Meanwhile, the actual impact of NAFTA on North American economies in many ways has been the exact opposite of what was pledged. As has been the case so often in the past, the liberalization of the economy ultimately helped society’s wealthiest members, both in Mexico and the US. North of the Rio Grande, industrialists and capitalists were able to ship jobs to Mexico, where labor was cheaper, even while Mexican economic and political elites profited the most. In the US, industrial jobs disappeared as they were relocated first to Mexico, and then later overseas. In Mexico itself, over 2 million farmers who owned small plots of land ultimately found themselves dispossessed of their land, as they lost out to the cheaper and more mechanized agricultural production of larger agribusinesses. This shift led to a growing number of farmers moving to cities in Mexico, where jobs were unavailable, leading to many migrating to the United States. Thus, while NAFTA’s proponents swore free trade would lead to a reduction in immigration to the US, it actually dramatically increased in the 1990s.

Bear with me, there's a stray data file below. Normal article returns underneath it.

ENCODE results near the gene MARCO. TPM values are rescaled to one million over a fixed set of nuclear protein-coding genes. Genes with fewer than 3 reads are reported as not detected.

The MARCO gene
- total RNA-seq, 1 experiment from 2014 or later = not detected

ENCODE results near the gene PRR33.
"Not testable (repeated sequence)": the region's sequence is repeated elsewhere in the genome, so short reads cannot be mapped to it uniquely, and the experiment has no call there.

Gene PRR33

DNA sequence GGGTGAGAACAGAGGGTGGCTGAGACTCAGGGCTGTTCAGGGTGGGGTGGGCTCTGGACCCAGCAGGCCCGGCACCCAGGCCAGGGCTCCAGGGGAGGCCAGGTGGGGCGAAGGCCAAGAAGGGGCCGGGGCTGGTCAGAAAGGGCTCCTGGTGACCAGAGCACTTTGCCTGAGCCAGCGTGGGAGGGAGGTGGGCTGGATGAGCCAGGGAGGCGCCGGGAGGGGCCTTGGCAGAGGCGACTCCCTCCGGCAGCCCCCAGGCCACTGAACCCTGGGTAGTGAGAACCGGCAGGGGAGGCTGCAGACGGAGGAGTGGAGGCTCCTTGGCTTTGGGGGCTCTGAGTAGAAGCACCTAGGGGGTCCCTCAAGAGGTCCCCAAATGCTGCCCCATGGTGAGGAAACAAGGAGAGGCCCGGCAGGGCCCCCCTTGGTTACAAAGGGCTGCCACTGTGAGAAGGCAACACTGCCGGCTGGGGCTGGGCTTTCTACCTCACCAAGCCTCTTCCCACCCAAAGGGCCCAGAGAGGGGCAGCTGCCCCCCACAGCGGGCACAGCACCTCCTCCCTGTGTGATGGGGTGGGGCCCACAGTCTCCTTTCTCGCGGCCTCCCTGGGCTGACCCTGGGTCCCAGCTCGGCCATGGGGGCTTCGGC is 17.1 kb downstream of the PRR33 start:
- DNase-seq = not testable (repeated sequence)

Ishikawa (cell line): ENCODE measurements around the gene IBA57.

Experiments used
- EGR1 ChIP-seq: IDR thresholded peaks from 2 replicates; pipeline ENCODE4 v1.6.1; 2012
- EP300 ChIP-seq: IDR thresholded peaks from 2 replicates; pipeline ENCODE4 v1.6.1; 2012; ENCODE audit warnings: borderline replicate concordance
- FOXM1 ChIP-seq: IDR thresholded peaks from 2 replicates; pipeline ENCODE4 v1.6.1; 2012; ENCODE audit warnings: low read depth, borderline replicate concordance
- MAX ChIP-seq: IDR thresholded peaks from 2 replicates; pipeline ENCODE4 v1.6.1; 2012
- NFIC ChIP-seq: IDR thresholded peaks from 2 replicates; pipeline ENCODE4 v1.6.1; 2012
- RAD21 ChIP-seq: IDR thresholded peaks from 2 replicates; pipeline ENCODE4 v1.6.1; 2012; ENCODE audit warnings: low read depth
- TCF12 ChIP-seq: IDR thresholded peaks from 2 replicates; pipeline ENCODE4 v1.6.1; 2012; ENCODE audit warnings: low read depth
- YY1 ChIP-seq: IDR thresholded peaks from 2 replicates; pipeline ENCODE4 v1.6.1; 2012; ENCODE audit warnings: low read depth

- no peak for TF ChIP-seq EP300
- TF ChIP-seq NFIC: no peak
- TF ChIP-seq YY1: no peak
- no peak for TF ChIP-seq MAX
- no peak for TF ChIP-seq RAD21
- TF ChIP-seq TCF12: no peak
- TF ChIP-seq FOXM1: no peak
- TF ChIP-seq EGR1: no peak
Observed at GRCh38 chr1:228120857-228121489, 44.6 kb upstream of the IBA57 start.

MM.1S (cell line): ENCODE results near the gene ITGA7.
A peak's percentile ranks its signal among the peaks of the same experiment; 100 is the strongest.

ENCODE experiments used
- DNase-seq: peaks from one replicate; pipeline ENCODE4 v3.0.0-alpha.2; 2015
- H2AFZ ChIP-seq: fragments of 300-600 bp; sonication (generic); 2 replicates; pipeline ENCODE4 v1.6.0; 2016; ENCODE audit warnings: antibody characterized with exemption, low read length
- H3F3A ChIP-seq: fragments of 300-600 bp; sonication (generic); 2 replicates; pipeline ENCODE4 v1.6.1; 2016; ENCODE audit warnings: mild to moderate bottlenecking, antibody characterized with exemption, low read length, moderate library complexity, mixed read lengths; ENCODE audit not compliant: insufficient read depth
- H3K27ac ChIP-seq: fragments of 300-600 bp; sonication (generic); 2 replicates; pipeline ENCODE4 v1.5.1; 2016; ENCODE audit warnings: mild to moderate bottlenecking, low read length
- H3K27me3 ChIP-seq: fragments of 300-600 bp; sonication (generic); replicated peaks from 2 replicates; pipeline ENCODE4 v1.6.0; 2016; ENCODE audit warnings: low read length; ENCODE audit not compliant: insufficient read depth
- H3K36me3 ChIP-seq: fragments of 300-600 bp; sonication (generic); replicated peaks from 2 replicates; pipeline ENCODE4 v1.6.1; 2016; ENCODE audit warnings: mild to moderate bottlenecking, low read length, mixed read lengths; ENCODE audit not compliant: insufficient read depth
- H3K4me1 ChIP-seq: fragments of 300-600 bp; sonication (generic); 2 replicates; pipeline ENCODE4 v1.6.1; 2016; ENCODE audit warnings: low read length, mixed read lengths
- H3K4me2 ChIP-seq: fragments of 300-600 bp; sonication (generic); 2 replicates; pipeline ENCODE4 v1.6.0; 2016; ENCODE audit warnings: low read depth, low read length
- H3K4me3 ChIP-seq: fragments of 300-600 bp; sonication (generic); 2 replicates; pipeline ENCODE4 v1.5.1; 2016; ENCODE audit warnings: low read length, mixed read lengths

Nor did NAFTA fundamentally improve the long-term industrial output in Mexico; as multinational corporations ran up against relatively progressive labor laws in Mexico, many companies that had originally established factories south of the Rio Grande ultimately relocated their businesses to countries with far less stringent labor codes, including China and Bangladesh. The economic impact of NAFTA on Mexico was immediate and devastating: between December 1994 and 1995, the Peso lost 46% of its value, inflation rose, and interest rates were above 100% in some parts of the country, even while the Mexican stock market collapsed and banks foreclosed on urban and rural properties. Mexico was learning, albeit belatedly, that the promises of economic prosperity and stability via neoliberalism was a chimera. In response, the Mexican government launched austerity measures that only reinforce the fact that, nineteen years later, the alleged rewards of NAFTA still have not actually extended to most of Mexican society, even while it has also taken its toll on millions in both the United States and (to a lesser extent) Canada.